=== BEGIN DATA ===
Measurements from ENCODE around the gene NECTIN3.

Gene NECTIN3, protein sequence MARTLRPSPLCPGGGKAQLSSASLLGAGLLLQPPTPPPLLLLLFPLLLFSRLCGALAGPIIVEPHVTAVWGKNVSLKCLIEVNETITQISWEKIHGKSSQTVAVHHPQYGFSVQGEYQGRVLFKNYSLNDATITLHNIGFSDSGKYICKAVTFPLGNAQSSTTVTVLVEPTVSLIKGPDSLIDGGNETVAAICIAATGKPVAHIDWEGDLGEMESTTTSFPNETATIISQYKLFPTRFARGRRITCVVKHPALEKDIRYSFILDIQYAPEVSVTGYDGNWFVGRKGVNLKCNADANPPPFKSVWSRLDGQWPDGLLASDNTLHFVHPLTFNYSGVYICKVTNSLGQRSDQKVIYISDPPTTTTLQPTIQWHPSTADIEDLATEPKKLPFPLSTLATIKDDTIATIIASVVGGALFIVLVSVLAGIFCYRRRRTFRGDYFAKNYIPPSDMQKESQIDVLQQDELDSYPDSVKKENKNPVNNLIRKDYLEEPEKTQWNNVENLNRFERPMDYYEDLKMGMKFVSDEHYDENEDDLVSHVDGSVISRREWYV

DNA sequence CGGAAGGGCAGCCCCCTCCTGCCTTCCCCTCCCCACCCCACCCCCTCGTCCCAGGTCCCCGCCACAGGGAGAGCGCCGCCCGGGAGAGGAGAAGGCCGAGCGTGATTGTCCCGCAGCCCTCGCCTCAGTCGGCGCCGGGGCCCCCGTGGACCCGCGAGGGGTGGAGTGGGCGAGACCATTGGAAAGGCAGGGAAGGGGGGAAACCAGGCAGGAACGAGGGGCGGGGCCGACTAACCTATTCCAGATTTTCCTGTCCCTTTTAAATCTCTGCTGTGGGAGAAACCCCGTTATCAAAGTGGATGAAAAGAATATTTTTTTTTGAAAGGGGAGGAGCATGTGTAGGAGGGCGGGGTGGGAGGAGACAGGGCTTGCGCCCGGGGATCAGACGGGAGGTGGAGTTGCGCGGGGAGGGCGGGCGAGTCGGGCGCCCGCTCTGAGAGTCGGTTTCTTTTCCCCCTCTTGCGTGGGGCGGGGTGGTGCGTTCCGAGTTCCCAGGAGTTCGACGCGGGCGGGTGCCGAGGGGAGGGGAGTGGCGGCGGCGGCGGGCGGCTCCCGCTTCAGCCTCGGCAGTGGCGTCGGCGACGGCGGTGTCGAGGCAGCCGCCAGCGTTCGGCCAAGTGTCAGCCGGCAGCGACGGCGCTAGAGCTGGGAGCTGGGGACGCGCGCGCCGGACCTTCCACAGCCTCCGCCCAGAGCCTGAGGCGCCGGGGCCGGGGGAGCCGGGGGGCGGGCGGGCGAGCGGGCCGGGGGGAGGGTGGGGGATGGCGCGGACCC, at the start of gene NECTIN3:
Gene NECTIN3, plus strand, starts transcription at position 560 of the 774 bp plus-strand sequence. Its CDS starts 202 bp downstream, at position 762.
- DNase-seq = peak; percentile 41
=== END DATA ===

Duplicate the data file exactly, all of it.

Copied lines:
Measurements from ENCODE around the gene NECTIN3.

Gene NECTIN3, protein sequence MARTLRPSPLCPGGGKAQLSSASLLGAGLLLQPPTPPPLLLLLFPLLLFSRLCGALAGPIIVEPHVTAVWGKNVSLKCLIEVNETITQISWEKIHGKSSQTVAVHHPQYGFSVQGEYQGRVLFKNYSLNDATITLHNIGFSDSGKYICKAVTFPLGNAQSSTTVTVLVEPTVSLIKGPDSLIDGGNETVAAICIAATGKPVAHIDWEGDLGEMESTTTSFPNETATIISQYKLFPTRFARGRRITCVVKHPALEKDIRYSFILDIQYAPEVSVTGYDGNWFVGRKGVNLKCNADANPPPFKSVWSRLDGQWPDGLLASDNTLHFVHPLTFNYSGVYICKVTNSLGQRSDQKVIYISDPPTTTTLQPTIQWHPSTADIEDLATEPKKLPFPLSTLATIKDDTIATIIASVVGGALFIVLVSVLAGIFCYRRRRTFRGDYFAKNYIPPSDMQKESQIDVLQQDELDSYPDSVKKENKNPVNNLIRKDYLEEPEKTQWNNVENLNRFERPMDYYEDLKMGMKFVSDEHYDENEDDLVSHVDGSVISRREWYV

DNA sequence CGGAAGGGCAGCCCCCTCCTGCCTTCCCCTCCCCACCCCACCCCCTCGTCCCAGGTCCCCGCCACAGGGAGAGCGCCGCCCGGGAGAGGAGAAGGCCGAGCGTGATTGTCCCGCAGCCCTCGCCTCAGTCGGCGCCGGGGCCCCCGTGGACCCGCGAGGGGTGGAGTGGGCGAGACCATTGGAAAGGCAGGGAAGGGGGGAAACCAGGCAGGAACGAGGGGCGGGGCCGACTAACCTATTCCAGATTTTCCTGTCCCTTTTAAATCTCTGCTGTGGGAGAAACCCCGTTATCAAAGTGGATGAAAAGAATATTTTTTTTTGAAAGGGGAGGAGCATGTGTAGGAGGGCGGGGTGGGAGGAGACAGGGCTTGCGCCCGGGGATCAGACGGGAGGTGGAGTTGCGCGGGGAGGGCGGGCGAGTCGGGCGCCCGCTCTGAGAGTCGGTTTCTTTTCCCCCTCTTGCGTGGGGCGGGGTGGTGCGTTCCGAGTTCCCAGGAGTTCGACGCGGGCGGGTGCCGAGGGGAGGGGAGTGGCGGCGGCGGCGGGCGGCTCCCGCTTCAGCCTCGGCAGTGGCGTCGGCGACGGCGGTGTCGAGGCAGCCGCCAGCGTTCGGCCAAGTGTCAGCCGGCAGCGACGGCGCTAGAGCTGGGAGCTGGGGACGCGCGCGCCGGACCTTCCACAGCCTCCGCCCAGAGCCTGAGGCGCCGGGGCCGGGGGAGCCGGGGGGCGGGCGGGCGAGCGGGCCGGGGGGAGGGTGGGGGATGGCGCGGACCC, at the start of gene NECTIN3:
Gene NECTIN3, plus strand, starts transcription at position 560 of the 774 bp plus-strand sequence. Its CDS starts 202 bp downstream, at position 762.
- DNase-seq = peak; percentile 41